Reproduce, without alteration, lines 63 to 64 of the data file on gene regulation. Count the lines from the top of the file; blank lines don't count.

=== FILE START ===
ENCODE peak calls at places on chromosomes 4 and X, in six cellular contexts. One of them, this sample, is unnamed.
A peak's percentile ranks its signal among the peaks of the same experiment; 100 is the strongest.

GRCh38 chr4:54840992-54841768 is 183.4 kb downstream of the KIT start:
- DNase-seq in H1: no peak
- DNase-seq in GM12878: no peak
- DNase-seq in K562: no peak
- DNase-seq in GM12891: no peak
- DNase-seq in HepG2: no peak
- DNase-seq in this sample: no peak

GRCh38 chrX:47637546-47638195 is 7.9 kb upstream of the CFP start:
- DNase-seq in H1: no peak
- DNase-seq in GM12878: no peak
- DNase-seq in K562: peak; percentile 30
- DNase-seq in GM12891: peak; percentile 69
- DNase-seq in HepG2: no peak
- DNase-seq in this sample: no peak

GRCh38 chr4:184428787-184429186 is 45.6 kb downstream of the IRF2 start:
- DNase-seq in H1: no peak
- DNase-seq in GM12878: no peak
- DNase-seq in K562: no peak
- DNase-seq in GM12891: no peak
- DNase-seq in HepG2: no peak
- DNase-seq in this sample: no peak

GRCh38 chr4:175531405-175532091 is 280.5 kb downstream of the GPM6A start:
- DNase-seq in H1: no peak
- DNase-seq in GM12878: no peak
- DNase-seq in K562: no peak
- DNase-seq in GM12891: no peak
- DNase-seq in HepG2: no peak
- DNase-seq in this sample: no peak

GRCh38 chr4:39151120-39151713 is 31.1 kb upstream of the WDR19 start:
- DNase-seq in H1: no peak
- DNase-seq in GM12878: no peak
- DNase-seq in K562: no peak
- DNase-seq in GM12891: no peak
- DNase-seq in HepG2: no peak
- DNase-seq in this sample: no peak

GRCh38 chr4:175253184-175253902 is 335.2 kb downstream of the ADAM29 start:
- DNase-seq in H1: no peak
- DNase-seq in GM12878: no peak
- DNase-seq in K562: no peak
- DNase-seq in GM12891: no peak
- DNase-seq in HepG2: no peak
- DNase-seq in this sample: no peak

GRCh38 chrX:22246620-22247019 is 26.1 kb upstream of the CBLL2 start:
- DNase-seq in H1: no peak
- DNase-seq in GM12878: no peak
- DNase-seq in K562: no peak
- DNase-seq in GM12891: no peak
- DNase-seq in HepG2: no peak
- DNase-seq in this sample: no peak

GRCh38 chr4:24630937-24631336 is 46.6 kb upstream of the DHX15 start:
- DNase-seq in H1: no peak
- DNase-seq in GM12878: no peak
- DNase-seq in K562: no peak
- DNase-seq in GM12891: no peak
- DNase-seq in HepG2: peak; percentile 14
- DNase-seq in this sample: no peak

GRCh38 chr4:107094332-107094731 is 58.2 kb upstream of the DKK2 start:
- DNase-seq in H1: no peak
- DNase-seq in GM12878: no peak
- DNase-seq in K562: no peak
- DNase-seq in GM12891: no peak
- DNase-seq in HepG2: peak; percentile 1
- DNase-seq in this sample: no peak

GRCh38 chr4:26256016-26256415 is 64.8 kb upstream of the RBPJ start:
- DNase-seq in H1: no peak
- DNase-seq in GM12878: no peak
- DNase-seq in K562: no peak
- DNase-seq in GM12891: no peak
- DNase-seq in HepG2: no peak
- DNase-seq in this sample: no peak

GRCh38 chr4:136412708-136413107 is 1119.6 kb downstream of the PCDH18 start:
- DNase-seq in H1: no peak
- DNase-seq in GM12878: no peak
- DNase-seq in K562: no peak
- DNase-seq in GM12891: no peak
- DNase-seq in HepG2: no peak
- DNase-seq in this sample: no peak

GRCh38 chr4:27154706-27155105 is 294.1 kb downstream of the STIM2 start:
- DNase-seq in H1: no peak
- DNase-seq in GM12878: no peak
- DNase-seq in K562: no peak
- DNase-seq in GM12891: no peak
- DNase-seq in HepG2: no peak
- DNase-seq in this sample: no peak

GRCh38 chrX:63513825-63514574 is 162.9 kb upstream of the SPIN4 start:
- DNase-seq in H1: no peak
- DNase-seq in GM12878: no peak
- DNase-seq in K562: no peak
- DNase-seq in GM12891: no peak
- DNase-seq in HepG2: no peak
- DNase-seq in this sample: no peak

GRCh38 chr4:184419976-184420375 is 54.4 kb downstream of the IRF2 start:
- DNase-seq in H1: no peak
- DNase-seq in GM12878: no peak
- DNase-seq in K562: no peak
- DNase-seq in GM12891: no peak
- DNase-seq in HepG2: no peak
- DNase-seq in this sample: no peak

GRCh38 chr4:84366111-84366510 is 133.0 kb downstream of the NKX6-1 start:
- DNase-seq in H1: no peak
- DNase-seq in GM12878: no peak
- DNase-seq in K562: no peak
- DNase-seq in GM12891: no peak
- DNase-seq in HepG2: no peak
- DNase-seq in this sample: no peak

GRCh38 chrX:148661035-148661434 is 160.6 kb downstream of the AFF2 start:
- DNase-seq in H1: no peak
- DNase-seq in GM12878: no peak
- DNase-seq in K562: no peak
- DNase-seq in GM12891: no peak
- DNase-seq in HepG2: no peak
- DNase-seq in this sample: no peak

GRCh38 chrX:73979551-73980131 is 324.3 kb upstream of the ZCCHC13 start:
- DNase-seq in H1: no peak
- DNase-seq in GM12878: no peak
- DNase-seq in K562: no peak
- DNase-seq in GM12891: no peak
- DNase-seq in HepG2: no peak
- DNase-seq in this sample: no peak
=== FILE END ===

- DNase-seq in GM12891: no peak
- DNase-seq in HepG2: peak; percentile 1